In this “Sales by Year” sales model, you predict how many units of each product you will sell in each market during each year. It is ideal when trying to obtain a very rough idea of whether or not your company makes business sense. Because it is so rough, it is not effective at any later stage, especially when trying to convince others to join your team or invest in your company.

  • Units sold. How many units do you expect to sell in this market during each year? Because this sales model is used only for gross calculations, the assumption will be made that sales are spread evenly across all months of the year. If a finer spread is necessary, use the earlier sales modeling approaches. This will be an array of unit counts, one for every product in every market during every year.

9. “Sales by Month” Sales Model (Wild Ass Guess)

In the “Sales by Month” sales model, you simply predict how many units of each product you will sell during each month. It might apply to two kinds of businesses: (1) businesses that are less proactive with respective to sales, so that customers are expected to come to the company as the result of walking by a store front and you have no plan to proactively seek customers, or (2) businesses that expect to be proactive but have not yet developed a repeatable sales model and thus cannot predict with any level of accuracy the ratio of employees or expenses to sales. The biggest disadvantage is that it requires entry of a great many numbers. Because you might use different sales techniques in different markets and you might introduce different products at different times to different markets, you should define the following assumptions separately for every product × market combination:

  • Units sold. How many units do you expect to sell during each month? This will be an array of numbers, one for every product in every market during every month.

10. “Sales by Annual Growth” Sales Model (Wild Ass Guess)

This approach allows you to fine tune monthly predictions for sales of a product during its first year of launch, and then give rougher estimates for subsequent years by just stating an annual percentage increase. It is only slightly more refined than the previous method; not particularly good when trying to convince others to join your team or invest in your company. To use this model, specify these assumptions for each product in each market:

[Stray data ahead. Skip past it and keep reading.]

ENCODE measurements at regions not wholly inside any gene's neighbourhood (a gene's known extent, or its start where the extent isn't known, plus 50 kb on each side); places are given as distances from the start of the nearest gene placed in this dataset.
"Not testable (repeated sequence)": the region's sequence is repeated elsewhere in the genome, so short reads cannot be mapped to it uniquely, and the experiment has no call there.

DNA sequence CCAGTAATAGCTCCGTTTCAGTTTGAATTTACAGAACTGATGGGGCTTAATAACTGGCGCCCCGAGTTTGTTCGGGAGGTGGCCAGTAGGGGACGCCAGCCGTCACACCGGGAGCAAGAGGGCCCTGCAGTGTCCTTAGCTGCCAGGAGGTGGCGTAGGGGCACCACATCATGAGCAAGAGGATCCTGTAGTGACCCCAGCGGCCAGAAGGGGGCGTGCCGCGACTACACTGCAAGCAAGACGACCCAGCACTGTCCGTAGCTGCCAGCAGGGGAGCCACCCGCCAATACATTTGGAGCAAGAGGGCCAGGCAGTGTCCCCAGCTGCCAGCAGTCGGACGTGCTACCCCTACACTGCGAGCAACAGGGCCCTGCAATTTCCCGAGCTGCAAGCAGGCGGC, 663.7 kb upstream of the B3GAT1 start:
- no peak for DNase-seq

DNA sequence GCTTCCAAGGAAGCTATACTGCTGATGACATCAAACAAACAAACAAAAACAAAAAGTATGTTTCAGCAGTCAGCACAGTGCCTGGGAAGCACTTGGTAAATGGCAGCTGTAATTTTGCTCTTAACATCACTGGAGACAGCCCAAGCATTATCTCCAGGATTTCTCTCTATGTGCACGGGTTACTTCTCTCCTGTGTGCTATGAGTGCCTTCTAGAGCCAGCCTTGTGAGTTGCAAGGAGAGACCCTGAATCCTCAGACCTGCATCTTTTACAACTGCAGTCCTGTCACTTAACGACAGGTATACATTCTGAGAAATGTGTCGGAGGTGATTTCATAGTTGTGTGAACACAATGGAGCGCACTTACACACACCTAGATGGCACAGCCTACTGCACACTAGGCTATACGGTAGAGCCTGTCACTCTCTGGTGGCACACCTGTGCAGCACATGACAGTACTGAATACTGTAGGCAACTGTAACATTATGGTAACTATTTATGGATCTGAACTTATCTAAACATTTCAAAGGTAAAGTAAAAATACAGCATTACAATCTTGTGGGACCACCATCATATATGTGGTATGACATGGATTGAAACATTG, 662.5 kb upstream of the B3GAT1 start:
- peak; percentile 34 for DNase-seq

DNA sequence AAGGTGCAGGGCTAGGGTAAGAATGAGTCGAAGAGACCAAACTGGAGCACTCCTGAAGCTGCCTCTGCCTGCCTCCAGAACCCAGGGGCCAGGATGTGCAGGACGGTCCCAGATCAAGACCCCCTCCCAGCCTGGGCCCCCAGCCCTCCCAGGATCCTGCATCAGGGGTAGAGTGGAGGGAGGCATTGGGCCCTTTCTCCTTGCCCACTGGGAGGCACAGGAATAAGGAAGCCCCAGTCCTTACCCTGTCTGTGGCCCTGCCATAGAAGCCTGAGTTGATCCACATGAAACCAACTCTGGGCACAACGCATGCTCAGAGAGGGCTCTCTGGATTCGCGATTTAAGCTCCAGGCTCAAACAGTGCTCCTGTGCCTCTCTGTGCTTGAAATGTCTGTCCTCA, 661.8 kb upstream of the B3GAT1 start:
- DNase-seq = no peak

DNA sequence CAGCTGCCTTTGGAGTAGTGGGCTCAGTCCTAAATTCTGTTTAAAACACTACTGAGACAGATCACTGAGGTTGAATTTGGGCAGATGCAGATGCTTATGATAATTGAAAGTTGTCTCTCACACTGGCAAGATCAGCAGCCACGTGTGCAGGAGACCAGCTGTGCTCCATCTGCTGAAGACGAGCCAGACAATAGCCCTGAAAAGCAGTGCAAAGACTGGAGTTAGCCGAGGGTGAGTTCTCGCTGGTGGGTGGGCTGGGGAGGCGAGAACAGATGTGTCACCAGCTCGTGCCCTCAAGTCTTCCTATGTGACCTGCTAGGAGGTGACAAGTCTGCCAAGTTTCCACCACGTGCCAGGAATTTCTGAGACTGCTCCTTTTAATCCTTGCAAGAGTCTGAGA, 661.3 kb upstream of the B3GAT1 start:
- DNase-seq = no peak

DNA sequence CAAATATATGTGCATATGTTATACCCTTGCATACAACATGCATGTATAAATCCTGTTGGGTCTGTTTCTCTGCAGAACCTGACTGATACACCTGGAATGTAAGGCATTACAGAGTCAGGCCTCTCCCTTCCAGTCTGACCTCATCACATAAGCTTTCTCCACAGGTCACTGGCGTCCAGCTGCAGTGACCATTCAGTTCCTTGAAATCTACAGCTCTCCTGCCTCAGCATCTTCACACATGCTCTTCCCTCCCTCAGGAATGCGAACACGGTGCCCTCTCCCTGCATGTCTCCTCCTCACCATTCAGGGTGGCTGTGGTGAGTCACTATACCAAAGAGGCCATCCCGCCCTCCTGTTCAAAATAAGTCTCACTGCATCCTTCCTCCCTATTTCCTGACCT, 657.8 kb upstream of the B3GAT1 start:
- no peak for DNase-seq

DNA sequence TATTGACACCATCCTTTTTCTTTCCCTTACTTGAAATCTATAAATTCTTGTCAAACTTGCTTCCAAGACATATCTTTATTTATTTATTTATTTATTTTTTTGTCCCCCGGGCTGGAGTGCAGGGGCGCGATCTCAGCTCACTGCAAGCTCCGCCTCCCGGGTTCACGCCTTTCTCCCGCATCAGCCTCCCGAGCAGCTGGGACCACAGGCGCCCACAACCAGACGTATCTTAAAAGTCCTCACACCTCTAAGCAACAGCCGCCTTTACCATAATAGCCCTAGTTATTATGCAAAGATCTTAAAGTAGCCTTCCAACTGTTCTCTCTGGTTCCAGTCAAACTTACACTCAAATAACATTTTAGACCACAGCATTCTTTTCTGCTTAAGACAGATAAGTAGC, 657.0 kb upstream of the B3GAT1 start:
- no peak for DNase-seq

• Introduction year. In what year will you introduce this product to this market?
  • Units sold per month during first year. How many units do you expect to sell during each month of the first year of its introduction? This will be an array of unit counts, one for each product in each market during the first 12 months of the product’s introduction.
  • Annual increase for each subsequent year. The first annual increase will be used to calculate the product’s second year of revenue in that market. Its rate of increase will be based on sales that occurred during the last month of the 1st year, i.e., last month will be considered to be the running rate of sales for the 2nd year of ramp up.

11. “New Customers by Month” Sales Model (Wild Ass Guess)

Use this approach when customers become a source of recurring revenue once they have been acquired. For example, if you are selling (a) annual service agreements, (b) software access using a Software as a Service (SaaS) model, (c) membership-based products or services, (d) subscriptions, or even (e) utilities. This approach could even work for some (bricks-and-mortar or bits-and-clicks) retail stores with strong custo­mer loyalty programs because once customers are acquired, the company might be able to reliably forecast return visits and recur­ring purchases. For all such businesses, you should define these assumptions for each market:

  • New customers. How many new customers do you expect to obtain during each month? This will be an array of new customer data, one every market during every month.
  • Average order size. What is the average monthly recurring revenue attributed to each customer? This will be an array of average order sizes, one for each year.